If gastroesophageal reflux disease, or GERD, symptoms don't improve with a combination of lifestyle changes and prescription medications, providers may recommend types of surgical or procedural interventions. However, surgery is not likely to resolve GERD symptoms in patients who have not responded to medications, and is more likely to cause complications than medication. Surgery may be strongly considered for patients who respond well to medications, but do not want to have to take them long-term.
This is currently the most common surgery for GERD, and in most cases, it leads to long-term reflux control. Fundoplication is done using a laparoscope, which is a thin tube with a tiny video camera. The top of the stomach is attached around the esophagus to add pressure to the lower esophageal sphincter, or LES, and reduce reflux. This surgery is done under general anesthesia and usually includes a hospital stay of one to three days. Full recovery typically takes two to three weeks.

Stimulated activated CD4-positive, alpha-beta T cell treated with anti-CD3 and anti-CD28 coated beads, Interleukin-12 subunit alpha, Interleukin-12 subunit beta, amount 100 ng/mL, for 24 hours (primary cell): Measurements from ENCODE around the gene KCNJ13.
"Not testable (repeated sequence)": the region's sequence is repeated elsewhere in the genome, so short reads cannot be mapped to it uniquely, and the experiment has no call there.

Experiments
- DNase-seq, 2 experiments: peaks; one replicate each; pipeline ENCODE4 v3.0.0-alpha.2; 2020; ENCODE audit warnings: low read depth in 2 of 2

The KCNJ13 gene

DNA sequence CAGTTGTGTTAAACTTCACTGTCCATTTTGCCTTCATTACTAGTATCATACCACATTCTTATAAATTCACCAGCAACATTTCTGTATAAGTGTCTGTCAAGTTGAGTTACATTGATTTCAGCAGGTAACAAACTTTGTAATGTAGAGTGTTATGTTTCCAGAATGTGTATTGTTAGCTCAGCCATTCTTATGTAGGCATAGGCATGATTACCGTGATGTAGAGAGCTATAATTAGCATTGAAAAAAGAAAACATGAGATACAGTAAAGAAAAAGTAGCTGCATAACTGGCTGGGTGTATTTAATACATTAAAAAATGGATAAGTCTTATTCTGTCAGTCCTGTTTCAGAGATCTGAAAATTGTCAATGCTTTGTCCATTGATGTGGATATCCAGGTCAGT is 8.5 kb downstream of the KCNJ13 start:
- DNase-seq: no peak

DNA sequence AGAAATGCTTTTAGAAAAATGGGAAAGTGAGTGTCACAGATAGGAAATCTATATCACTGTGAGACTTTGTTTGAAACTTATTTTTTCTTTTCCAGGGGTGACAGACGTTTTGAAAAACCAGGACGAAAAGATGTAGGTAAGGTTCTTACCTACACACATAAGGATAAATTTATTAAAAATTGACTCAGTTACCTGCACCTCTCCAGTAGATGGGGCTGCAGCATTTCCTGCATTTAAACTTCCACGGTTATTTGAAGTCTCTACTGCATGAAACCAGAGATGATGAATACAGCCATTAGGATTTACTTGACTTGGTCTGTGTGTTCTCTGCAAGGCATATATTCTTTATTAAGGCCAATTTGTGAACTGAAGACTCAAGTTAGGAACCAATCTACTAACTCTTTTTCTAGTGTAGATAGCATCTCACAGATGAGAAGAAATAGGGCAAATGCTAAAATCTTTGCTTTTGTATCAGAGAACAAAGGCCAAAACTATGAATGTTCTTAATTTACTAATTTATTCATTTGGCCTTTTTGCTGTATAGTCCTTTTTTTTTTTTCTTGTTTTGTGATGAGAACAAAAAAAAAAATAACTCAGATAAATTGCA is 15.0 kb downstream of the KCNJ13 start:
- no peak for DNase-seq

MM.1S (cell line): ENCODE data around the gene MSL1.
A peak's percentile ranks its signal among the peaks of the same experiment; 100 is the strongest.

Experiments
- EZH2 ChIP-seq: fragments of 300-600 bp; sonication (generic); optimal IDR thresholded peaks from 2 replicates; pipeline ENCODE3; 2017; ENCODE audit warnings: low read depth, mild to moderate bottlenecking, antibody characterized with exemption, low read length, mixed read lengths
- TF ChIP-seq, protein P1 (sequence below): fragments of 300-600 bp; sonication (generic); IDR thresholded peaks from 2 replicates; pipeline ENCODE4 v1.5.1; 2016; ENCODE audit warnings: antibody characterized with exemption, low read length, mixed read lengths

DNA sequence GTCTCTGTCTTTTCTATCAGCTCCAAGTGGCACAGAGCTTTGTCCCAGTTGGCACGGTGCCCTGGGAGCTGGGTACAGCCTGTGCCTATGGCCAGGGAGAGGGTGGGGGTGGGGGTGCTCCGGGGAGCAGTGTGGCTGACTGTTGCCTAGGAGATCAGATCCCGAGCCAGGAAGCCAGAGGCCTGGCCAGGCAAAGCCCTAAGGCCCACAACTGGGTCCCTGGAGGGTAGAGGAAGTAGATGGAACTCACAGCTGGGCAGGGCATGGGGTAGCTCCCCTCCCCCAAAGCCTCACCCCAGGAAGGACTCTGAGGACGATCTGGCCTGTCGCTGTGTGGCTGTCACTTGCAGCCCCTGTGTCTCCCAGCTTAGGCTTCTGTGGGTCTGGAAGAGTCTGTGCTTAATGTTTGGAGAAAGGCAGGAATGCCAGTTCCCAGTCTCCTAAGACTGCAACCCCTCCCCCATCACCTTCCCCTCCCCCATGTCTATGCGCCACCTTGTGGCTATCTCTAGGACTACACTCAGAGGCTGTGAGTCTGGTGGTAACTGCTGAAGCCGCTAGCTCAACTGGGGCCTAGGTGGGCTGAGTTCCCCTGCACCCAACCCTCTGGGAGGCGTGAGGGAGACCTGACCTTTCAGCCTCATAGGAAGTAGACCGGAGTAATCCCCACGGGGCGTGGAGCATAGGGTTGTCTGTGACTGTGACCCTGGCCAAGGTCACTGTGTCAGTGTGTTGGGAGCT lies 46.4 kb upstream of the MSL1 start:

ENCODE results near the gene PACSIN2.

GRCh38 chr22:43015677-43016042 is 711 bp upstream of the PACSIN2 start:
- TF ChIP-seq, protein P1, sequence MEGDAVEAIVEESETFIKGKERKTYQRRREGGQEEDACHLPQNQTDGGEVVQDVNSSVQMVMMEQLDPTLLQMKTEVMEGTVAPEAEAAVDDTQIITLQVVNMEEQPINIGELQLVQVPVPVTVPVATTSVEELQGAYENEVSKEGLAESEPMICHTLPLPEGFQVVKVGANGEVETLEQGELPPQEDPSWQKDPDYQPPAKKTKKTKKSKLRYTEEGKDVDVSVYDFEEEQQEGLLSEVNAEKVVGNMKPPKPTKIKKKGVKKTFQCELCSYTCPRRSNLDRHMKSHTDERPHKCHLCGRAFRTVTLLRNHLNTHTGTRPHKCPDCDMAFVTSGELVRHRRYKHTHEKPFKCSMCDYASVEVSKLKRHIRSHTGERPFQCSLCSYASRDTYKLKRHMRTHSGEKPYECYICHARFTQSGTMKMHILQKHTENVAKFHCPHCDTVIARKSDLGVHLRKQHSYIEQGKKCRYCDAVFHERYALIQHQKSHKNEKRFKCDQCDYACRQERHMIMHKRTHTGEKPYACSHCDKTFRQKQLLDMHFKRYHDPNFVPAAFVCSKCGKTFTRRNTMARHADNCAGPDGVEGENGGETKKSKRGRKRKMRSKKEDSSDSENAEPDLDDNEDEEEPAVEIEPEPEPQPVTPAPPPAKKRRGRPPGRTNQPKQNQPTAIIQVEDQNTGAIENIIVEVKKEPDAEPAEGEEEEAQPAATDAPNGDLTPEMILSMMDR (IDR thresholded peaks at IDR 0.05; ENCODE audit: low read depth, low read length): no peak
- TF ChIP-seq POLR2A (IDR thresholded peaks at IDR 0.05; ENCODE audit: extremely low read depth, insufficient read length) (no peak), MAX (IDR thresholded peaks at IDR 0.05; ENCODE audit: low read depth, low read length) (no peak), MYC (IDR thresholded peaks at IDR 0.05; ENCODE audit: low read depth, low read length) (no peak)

A small number of people with GERD may benefit from endoscopic sewing and radio frequency. Endoscopic sewing uses small stitches to tighten the LES muscle. Radio frequency creates heat lesions, or sores, that help tighten the sphincter muscle. These endoscopic techniques are not as common or as effective as fundoplication for treating GERD. However, an endo-surgical technique that places a chain-like ring around the LES to tighten the LES muscle is being used more frequently and with greater success than other endoscopic techniques.